We have been away for a few days. Whilst we were gone, the bird ringer, who was a professional wildlife photographer for many years, came up to take some photos of the particularly lovely Stock Doves that have been visiting the strip this spring.
While he was here, he noticed that there were at least three different Yellowhammers coming down to feed:
He took some fantastic photos that I couldn’t possibly hope to emulate and so I am pleased that he has given me permission to use them here.
He also came up with his nets and caught and ringed a Yellowhammer along with eleven Linnets and three Whitethroats:
I am not very familiar with Yellowhammer and I am surprised at how large they are.
Returning to the meadows today, we find that two additional species of butterfly had arrived before us. There were several Small Blues fluttering around the wild pond (we only saw a total of two individuals last year). The Small Blue is the UK’s smallest resident butterfly, the wingspan being about 20mm. Here is a male with a hint of blue on the upper side of his wings:
And here is a female who is dark brown with no suggestion of blue. Both sexes have pale blue wing undersides.
Also seen this afternoon was a Wall Butterfly:
Another butterfly in terrible trouble and so lovely to see.
We were pleased that there were no sign of dragonfly emergences from the wild pond yet and so we haven’t missed that. But on the subject of dragonflies, there was this lovely blue male Broad Bodied Chaser awaiting a passing female at the hide pond:
I am not very fond of Magpies and here is some evidence I put forward to support this view:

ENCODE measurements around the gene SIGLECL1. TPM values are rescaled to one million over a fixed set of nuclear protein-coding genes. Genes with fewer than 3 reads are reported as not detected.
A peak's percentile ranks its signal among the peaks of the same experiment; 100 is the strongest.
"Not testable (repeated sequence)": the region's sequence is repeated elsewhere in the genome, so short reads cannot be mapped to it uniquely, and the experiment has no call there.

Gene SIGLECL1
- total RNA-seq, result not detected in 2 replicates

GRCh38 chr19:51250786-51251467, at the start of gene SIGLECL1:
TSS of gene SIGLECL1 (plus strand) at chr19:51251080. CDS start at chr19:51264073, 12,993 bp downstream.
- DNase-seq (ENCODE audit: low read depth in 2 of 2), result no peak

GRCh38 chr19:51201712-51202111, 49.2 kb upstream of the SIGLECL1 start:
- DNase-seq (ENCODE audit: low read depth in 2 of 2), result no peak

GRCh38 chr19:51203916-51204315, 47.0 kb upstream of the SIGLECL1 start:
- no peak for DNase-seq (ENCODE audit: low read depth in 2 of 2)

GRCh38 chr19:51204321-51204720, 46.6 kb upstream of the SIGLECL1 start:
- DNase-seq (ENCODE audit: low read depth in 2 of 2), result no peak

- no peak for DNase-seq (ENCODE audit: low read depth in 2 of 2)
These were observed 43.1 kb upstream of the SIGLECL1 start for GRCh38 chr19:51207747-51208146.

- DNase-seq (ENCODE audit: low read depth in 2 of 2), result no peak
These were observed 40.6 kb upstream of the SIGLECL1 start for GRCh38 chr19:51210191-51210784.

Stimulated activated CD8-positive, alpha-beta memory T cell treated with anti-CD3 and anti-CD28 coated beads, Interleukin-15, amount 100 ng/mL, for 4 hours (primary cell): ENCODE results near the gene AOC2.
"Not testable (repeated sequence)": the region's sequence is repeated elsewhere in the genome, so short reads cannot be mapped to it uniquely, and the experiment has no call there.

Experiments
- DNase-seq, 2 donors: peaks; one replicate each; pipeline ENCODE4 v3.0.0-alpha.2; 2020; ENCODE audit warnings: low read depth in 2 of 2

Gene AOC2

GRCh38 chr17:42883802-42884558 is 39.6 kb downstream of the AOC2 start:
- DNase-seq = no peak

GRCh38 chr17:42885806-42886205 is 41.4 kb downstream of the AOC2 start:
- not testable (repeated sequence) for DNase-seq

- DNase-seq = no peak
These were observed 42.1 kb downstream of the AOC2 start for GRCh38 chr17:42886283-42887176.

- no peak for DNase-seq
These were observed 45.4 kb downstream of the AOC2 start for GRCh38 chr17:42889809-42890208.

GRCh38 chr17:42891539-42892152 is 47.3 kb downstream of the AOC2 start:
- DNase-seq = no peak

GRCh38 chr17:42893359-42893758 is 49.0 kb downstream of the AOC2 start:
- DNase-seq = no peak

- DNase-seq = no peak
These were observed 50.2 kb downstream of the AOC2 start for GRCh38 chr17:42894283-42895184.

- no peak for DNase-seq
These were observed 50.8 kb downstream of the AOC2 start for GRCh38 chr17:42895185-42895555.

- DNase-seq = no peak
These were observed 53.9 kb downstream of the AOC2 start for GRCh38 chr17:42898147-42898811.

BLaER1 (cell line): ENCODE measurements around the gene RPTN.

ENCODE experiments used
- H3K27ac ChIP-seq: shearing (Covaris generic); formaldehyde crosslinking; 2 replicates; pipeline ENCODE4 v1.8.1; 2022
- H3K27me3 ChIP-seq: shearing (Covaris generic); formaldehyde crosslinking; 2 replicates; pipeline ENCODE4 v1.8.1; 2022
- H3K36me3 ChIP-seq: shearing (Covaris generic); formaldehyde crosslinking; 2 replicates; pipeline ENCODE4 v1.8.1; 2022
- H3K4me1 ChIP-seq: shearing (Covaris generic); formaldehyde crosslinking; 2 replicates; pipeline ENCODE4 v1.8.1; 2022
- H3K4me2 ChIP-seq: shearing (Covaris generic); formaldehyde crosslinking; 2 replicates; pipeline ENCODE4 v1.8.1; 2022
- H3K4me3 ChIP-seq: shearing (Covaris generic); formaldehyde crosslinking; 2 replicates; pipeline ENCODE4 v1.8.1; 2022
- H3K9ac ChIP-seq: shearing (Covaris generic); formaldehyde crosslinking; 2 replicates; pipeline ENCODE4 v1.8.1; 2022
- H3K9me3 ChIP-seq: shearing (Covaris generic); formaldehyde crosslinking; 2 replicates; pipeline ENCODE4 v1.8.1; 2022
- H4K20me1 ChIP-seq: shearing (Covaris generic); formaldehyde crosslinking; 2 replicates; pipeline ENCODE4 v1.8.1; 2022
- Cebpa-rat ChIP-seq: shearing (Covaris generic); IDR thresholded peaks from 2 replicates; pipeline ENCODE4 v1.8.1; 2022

I like this photo below. I don’t think the fox was expecting to see the badger who is having a wash before bed outside the sett entrance at 4am:
In the wood, there was a new visitor to the pond:
As the nights get shorter, the chances increase of seeing a badger out before it gets dark:
Returning to the meadow I finish this evening with the twins:
These monsters, Emperor Dragonfly larvae, around 5cm long and voracious predators, are very active in the ponds at night. They live as larvae for one or, more usually, two years in the pond and then, towards the end of May, they emerge from the water and burst out into their adult form:
It doesn’t always go completely to plan. Last night one of the dragonflies was all crooked as it attempted to emerge:
We left it alone and hoped for the best, but in the morning it was apparent that it had never managed to disentangle itself:
By midday it had disappeared, presumably eaten by a bird.
This was all happening in the hide pond. When emergences start in the wild pond we will stay up into the night, put some waders on, and try to photograph the entire sequence, but this is what we have got for now.
There have been about fifteen Emperor emergences from this pond so far. There were also Azure Damselflies emerging: